WHAT THE OTHER PAPERS SAY THIS MORNING

FINANCIAL TIMES

TOUGH CARE HOME REGULATIONS PROPOSED
The government is considering a series of tough regulations for residential care homes following the collapse this year of Southern Cross, the UK’s biggest home operator. The measures, outlined yesterday for consultation, include requiring companies to post capital upfront as a condition of their licence, and giving councils and regulators the power to intervene in the management of homes if they come under the threat of closure.

AVERAGE HOUSEHOLD FACES FUEL POVERTY BY 2015
The average household will be in “fuel poverty” by the next election in 2015 if energy bills, which have almost doubled as a share of median income since 2004, stay on their current path.

STANDARD CHARTERED BANKER ATTACKS WESTERN REGULATORS
One of Standard Chartered’s most senior executives has sharply criticised western regulators for using the wrong mechanisms to deal with the financial crisis, granting free rein to Asian markets where there has been a bias towards growth-focused regulation. “In the west, everything seems to create more uncertainty,” said Steve Bertamini, head of retail and SME banking at Standard Chartered, which generates the bulk of its business in Asia. “In many cases, you see regulators trying to outdo each other. Where is it going to stop?”

CHINA DETAINS WALMART STORE MANAGERS
Walmart, the US retailing giant, has been ordered to close seven stores in south-western China after police detained a number of store managers following allegations that employees labelled the firm’s ordinary pork as organic.

THE TIMES

WHO NEEDS SILICON VALLEY WHEN YOU’VE GOT THE V&A?
California may be the throbbing heart of the global technology industry but Silicon Valley’s stultifying cultural attractions mean that London is a better home for creative types, according to one of the industry’s most influential players. Jimmy Wales, who founded Wikipedia a decade ago, now spends half the year in London.

JONGLEURS HEADS FOR CITY AND NEXT STAGE OF COMEDY REVIVAL
Have you heard the one about the psychotherapist daughter of Polish refugees who wants to float her comedy club business on the stock market? Maria Kempinska, the founder of Jongleurs, will today unveil plans to raise at least £500,000 through a private placing before an expected AIM listing in the next 12 to 18 months.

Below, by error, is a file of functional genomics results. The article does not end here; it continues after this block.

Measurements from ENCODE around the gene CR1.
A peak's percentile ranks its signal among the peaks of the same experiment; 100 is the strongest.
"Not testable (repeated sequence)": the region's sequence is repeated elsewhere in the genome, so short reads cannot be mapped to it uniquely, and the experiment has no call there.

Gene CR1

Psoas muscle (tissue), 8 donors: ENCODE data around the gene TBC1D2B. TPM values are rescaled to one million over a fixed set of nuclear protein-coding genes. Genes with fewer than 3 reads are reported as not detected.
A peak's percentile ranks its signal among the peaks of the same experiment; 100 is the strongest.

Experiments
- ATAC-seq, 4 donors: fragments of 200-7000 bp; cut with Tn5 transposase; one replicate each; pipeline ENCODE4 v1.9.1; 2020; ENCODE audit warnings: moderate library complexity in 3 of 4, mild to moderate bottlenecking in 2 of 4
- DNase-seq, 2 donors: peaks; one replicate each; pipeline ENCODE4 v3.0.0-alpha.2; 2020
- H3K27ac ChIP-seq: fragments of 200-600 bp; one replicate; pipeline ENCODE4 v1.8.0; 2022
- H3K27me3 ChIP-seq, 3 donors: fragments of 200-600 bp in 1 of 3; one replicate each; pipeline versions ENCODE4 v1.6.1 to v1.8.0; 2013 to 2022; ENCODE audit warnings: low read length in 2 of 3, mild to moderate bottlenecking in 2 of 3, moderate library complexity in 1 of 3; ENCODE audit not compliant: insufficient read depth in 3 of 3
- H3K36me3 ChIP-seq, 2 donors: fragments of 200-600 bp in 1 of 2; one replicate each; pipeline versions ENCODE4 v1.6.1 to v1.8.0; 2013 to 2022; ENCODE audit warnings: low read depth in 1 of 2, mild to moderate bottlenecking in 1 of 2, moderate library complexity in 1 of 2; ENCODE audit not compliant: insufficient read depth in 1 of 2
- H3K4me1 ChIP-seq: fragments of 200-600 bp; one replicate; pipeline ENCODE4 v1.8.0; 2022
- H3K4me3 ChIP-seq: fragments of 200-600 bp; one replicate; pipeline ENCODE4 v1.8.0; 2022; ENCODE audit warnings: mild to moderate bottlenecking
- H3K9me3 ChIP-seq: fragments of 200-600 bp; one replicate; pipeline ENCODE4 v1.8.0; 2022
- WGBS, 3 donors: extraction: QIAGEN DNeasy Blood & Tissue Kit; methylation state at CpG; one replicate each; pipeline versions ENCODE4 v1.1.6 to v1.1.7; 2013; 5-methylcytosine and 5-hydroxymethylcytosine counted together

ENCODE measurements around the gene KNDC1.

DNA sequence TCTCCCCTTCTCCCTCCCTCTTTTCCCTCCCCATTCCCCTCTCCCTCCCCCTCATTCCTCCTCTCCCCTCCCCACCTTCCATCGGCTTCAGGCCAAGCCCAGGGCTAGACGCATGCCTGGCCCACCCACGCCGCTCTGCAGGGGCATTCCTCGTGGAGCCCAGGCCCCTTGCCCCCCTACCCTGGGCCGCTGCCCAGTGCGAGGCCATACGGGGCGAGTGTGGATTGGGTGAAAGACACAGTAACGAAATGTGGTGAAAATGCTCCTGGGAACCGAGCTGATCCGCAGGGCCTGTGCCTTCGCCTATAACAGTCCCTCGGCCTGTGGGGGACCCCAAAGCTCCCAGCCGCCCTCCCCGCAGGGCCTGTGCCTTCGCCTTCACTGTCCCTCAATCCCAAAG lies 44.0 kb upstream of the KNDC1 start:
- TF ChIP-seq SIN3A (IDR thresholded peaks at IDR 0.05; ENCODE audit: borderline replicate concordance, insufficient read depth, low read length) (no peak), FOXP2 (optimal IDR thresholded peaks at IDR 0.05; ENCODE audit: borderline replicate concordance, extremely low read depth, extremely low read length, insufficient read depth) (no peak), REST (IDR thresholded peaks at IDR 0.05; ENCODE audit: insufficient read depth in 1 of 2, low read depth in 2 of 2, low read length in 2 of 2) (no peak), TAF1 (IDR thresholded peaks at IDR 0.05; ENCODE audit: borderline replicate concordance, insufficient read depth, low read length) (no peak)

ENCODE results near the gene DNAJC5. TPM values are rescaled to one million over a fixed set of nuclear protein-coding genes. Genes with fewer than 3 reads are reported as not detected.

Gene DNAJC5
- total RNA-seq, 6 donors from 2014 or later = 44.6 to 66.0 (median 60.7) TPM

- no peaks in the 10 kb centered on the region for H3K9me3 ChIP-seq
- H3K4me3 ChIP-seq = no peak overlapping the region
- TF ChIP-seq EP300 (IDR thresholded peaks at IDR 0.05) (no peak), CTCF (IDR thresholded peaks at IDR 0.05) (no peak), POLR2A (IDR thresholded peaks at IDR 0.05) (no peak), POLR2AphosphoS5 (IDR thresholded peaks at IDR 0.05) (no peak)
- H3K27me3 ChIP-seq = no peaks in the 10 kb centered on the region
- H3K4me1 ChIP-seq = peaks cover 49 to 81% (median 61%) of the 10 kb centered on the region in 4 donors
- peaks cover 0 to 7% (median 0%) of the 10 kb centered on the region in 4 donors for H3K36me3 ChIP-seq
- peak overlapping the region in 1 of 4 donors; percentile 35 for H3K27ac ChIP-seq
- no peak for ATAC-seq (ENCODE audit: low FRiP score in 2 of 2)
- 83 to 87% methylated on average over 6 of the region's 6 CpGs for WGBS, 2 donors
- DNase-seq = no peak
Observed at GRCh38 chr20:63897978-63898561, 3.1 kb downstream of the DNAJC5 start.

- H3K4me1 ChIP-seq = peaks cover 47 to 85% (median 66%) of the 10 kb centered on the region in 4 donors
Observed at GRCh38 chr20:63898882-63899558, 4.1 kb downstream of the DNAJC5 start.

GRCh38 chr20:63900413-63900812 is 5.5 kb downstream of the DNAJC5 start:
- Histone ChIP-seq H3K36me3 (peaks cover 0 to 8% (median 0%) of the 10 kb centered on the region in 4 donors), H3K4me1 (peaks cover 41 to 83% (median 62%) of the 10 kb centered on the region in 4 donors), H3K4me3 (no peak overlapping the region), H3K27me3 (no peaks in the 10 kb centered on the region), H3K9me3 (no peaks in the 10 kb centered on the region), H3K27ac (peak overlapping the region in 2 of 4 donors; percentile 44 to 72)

The Daily Telegraph

DOCUMENTS FROM RUSSIAN BP OFFICE RAID CANNOT BE USED IN TNK-BP LAWSUIT, RULES COURT
Documents seized from BP’s offices during a series of raids by masked bailiffs cannot be used as evidence, a Russian court has decided. The ruling is a rare victory for BP in Russia, after a tumultuous year that has seen the collapse of its £10bn deal with state oil company Rosneft.

INVESTORS UNAWARE THAT MANY CAUTIOUS BRANDED FUNDS ARE RISKY, SAY NINE IN 10 FINANCIAL ADVISERS
Many so-called cautious managed funds do not live up to their name. Research by Skandia revealed that most investors would score “cautious” funds as a two or a three out of 10 for risk. But most cautious funds actually carry a risk score of five or six, with some scoring even higher.

THE WALL STREET JOURNAL

TATA COFFEE AND STARBUCKS NEAR DEAL FOR STORES
Indians could soon be sipping cups of coffee and chatting at Starbucks outlets, as the US chain sets out to perk up global sales by making a long-awaited entry into one of the world's fastest-growing economies. Starbucks could over the next three weeks announce an alliance with Tata Coffee to open stores in India, a person familiar with the matter said yesterday.

CHRYSLER AND UAW RESUME TALKS
Contract negotiations between Chrysler Group and the United Auto Workers union will resume today after a short break Monday following late night bargaining sessions over the past three days. Negotiators for the auto maker and the union are scheduled to resume their talks in Michigan today.